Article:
Market Review: "Foreigners tip-toeing into the Market"

By Ahmed Tabaqchali, CIO of Asia Frontier Capital (AFC) Iraq Fund.

Any opinions expressed are those of the author, and do not necessarily reflect the views of Iraq Business News.

Market Review: "Foreigners tip-toeing into the Market"

The market, as measured by the Rabee Securities RSISX USD Index (RSISUSD), declined 1.6% in October, signalling a pause in the five-month recovery from the multi-year lows reached in April. However, in local currency terms the market was flat for the month, suggesting the current pause is likely to develop into a consolidation of recent gains.

The 32.2% five-month recovery from the April lows merely takes the market to just short of where it started the year - at the tail end of a brutal five-year bear market.

While the equity market's overly subdued tone in October was similar to that of the prior two months, adjusting for the disruptions to economic activity in the wake of the 40-day Arbaeen pilgrimage, the overall picture suggests a resumption of the multi-month gradual recovery in daily turnover from the lows seen during the big lockdown.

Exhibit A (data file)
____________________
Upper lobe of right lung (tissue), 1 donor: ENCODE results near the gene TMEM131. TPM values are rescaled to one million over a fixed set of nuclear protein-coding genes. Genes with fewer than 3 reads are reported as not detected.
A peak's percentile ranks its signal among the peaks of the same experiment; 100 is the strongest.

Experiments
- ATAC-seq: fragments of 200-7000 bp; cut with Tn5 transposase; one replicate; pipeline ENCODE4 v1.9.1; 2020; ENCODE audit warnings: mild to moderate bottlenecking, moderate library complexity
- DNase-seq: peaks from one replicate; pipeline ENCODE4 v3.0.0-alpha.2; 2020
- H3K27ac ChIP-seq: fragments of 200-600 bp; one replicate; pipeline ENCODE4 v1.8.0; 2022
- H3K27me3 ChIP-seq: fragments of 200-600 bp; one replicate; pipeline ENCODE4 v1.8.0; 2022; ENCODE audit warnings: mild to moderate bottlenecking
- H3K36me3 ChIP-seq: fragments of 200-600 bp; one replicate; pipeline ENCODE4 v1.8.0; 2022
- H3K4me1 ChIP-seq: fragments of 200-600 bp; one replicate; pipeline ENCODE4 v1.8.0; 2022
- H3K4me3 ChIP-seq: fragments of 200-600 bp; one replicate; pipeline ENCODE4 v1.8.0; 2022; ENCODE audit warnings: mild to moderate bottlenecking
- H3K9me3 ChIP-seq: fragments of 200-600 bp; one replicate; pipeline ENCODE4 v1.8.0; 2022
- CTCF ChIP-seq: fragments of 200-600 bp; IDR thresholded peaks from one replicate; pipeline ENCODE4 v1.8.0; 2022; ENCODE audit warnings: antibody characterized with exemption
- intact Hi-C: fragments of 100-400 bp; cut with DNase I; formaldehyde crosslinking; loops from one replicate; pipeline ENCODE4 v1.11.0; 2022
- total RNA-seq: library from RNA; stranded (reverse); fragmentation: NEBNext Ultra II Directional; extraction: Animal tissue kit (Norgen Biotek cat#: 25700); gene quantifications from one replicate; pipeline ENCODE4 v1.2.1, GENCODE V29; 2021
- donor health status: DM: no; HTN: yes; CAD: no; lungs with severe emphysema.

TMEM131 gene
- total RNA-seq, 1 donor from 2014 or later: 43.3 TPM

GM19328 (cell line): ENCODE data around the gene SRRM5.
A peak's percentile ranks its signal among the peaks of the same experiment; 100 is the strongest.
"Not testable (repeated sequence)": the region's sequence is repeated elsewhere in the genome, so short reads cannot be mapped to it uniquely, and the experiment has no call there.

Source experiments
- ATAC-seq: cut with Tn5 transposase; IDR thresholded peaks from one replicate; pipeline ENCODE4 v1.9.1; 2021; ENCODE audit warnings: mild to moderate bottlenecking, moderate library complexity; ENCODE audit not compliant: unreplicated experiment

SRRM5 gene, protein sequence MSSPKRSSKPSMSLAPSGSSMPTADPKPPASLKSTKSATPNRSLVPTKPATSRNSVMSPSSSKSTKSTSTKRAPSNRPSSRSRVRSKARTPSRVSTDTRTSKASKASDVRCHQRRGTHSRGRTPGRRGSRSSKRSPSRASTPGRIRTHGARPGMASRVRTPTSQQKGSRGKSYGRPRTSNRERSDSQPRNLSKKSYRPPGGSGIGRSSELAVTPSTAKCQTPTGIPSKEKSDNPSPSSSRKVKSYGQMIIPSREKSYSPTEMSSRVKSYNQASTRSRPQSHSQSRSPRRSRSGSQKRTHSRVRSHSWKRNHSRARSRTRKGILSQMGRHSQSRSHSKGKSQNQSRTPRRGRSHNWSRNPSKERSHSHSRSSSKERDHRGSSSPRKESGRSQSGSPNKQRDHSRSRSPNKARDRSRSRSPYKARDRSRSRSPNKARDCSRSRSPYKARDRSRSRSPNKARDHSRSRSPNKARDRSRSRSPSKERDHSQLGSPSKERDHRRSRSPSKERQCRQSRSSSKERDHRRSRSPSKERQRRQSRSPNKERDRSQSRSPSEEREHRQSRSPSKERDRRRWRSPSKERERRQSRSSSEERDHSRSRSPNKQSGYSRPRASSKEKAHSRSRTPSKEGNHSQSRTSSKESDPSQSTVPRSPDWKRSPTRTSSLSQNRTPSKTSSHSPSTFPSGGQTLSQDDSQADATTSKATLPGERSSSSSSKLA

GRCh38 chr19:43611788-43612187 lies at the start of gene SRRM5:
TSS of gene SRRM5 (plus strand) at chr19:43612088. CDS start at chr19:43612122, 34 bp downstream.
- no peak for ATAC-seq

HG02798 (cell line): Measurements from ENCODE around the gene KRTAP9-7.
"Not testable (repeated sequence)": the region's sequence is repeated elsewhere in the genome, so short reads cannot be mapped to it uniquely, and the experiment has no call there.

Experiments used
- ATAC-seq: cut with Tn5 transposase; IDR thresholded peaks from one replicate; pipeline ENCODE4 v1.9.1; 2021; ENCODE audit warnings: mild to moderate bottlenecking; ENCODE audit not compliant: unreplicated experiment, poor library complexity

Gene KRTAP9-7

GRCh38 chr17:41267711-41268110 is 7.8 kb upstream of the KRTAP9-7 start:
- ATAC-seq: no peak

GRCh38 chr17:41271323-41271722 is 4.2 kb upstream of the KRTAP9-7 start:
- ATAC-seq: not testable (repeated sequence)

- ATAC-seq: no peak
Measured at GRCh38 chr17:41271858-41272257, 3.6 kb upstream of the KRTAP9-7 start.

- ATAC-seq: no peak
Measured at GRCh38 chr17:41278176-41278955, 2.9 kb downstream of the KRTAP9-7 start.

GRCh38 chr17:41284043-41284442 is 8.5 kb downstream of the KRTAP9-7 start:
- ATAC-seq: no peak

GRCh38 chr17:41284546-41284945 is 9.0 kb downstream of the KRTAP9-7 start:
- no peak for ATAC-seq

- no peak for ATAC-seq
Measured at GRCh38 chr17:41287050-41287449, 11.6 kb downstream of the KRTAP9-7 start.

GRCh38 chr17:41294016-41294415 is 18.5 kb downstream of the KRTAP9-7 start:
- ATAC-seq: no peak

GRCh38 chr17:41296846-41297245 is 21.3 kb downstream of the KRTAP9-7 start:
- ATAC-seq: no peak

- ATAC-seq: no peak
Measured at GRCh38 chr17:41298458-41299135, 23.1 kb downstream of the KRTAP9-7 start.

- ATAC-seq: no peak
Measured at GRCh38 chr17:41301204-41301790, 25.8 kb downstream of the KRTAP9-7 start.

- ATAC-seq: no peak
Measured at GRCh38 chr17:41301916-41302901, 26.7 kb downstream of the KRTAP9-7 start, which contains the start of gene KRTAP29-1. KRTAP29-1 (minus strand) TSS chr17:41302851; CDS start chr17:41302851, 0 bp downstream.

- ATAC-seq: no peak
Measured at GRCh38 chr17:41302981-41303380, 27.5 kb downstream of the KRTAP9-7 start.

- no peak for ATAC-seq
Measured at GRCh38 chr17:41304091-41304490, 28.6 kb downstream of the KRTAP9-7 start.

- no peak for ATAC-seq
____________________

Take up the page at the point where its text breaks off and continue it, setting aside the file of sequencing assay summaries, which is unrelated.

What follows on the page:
Encouragingly, the overall level of turnover was higher than seen during most of 2019 (chart below).

(Source: Iraq Stock Exchange (ISX), Asia Frontier Capital, data as of October 30th)

Foreigners were active participants in the equity market and continued mostly as net buyers, with the overall buying pattern in line with that of turnover as discussed in the prior paragraph.

(Source: Iraq Stock Exchange (ISX), Asia Frontier Capital, data as of October 30th)

Another encouraging development is that the positive pattern of net foreign buying was matched by a similarly positive pattern in foreign buying, as a percentage of total buying, which was consistently higher than the levels seen during most of 2019.

On the other hand, foreign selling, as a percentage of total selling, is yet to show a similar positive pattern, although it recovered from the increased levels seen earlier in the year.

(Source: Iraq Stock Exchange (ISX), Asia Frontier Capital, data as of October 30th)

This consistency in foreign buying is especially positive considering the overwhelmingly negative narrative surrounding Iraq, and its economy following the decline in oil prices from the disruptions brought on by the COVID-19 pandemic, as well as the expectations of further weakness in the wake of the recent rolling lockdowns in much of Europe. While a few months do not make a trend, this foreign buying fits in with the thesis that Iraq's market has discounted pretty much all conceivable negatives, and thus, from a risk-reward perspective is attractive unlike other markets worldwide, most of which have had multi-year bull markets and would need to discount vastly different economic assumptions than those that led to their multi-year rises.

Normalised returns for the RSISUSD Index vs MSCI World Index, MSCI Emerging Markets Index and MSCI Frontier Markets Index

(Source: Bloomberg, data as of November 6th)